Opponents say such settlements are rampant in the drug industry, costing consumers $3.5 billion a year, according to the Federal Trade Commission, which has led the criticism. Consumer advocates and 32 states joined the pharmacies and a drug wholesaler in urging Supreme Court review.
“This case involves one of the most controversial business practices in the United States in one of the most important segments of the economy,” the chains argued in their appeal. The group includes two of the three largest U.S. drugstore companies, CVS Caremark Corp. and Rite-Aid Corp.
The case is Louisiana Wholesale Drug v. Bayer, 10-762, U.S. Supreme Court (Washington).
Apollo Group Rejected by U.S. High Court on $300 Million Award
The U.S. Supreme Court refused to question a jury verdict that may force Apollo Group Inc., the owner of the University of Phoenix, to pay more than $300 million for deceiving shareholders.
The justices yesterday rejected an appeal from Apollo, accused of withholding an Education Department report that said the company was illegally paying recruiters on the basis of enrollment numbers. Apollo, the largest U.S. for-profit college operator, said the suing shareholders didn’t show that the eventual release of the report’s details caused the company’s prices to fall.
Exactly how much Apollo must pay will depend on how many shareholders file claims. An expert witness for the suing shareholders testified at trial that the verdict might affect as many as 50 million shares, meaning Apollo would owe $277.5 million, plus interest.
Phoenix-based Apollo has set aside $177 million to cover damages and other litigation costs. The company said in a regulatory filing in January that it estimates damages will be between $127 million to $228 million.
The company said in an e-mailed statement that it “has already fully accrued the estimated liability in relation to this litigation.”
In a court filing in August, the company said the jury verdict “could result in a total payment of an amount between $200 and $300 million.” That range represents a “worst-case scenario,” said Manny Rivera, a company spokesman.
The dispute stems from an Education Department report delivered to the company privately in February 2004. The report said the company needed to make “substantial and comprehensive changes to the salary compensation system for its recruiters and their direct supervisors.”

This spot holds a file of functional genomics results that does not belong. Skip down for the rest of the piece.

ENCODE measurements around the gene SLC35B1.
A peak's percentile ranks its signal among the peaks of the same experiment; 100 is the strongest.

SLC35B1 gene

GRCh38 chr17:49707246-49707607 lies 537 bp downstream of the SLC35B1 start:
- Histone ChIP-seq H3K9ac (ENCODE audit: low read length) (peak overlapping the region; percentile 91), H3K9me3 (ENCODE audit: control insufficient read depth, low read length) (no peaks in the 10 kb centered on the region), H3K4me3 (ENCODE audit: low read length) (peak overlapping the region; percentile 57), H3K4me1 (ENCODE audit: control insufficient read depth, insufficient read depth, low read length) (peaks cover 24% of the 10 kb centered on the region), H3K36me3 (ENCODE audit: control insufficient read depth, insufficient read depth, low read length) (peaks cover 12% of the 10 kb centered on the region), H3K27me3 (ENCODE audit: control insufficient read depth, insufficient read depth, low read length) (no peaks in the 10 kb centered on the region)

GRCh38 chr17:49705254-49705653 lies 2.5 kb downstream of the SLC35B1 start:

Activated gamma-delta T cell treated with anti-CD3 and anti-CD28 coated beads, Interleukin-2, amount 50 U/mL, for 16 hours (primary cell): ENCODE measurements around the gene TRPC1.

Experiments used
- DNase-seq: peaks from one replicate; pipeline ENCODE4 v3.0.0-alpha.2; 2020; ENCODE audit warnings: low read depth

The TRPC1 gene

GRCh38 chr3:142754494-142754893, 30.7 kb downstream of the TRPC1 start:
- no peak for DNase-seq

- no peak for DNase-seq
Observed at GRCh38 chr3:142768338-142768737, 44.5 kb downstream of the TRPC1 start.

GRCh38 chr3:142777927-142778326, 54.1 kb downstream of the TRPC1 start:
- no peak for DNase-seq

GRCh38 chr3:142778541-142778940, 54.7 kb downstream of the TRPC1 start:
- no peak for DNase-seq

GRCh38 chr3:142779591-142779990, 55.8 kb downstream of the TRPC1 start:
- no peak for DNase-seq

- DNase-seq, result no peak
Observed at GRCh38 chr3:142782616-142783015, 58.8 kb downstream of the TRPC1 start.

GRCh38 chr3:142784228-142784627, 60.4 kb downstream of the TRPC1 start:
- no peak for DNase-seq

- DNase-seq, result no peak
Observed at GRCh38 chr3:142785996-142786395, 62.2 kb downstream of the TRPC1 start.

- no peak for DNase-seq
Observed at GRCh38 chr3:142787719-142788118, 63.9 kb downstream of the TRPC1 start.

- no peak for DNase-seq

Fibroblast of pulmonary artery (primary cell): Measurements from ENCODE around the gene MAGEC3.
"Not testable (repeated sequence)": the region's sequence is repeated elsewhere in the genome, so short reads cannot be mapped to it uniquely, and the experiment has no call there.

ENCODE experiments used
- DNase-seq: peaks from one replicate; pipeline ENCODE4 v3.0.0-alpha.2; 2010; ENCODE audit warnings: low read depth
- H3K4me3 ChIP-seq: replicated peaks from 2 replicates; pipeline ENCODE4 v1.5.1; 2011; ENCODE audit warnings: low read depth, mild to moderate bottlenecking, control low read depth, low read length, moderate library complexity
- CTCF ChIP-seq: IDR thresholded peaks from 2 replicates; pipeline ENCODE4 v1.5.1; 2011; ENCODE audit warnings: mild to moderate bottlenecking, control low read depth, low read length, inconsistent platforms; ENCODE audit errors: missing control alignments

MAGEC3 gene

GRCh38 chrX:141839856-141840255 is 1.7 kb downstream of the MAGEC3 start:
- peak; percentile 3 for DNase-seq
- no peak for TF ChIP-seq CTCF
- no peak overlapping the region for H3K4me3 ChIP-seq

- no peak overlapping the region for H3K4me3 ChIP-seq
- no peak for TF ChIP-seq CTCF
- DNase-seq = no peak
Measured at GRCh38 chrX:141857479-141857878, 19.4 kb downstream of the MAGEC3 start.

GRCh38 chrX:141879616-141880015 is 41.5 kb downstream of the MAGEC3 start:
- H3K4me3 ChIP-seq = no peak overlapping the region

Apollo agreed to revamp its compensation system and on Sept. 7, 2004, the company announced it was paying $9.8 million to resolve the Education Department’s investigation. The company revealed the existence of the report, without providing details.
The following day, the company’s shares fell from $82.72 to $82.07, a drop the suing shareholders said would have been greater had the company been upfront about the report. By Sept. 21, after a series of newspaper articles provided more details and a securities analyst had downgraded the stock, shares had fallen to $72.00.
Apollo officials said during the case that they didn’t disclose the report because their lawyers told them it was preliminary and flawed.
The case is Apollo Group v. Policeman’s Annuity and Benefit Fund of Chicago, 10-649, U.S. Supreme Court (Washington).
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Stern Firm to Cease Foreclosure Work, Unit Says in Filing
The Law Offices of David J. Stern PA, under investigation in Florida for its foreclosure practices, will stop processing home-seizure cases by the end of the month, according to an affiliated company.
Stern’s firm “will be ceasing the practice of law with respect to all pending foreclosure matters,” according to a filing yesterday with the U.S. Securities and Exchange Commission by DJSP Enterprises Inc., which provides non-legal services for the firm. “As a result, the company does not expect to receive any further file referrals from this customer.”
Stern and his firm are under investigation in Florida for allegedly “fabricating and/or presenting false and misleading documents in foreclosure cases,” according to the attorney general’s website. Shannon Knowles, a spokeswoman for Attorney General Pam Bondi, said the investigation hasn’t ended.
“It doesn’t stop” because the firm is closing its foreclosure practice, Knowles said.
No one answered the phone at the Plantation, Florida, office that the law firm and DJSP share. Stern’s attorney, Jeffrey Tew, said the firm would stop handling foreclosures and declined to comment further.
Fannie Mae and Freddie Mac last year barred the firm from handling their foreclosure cases. Citigroup Inc. said in October that it had stopped directing foreclosure work to the firm.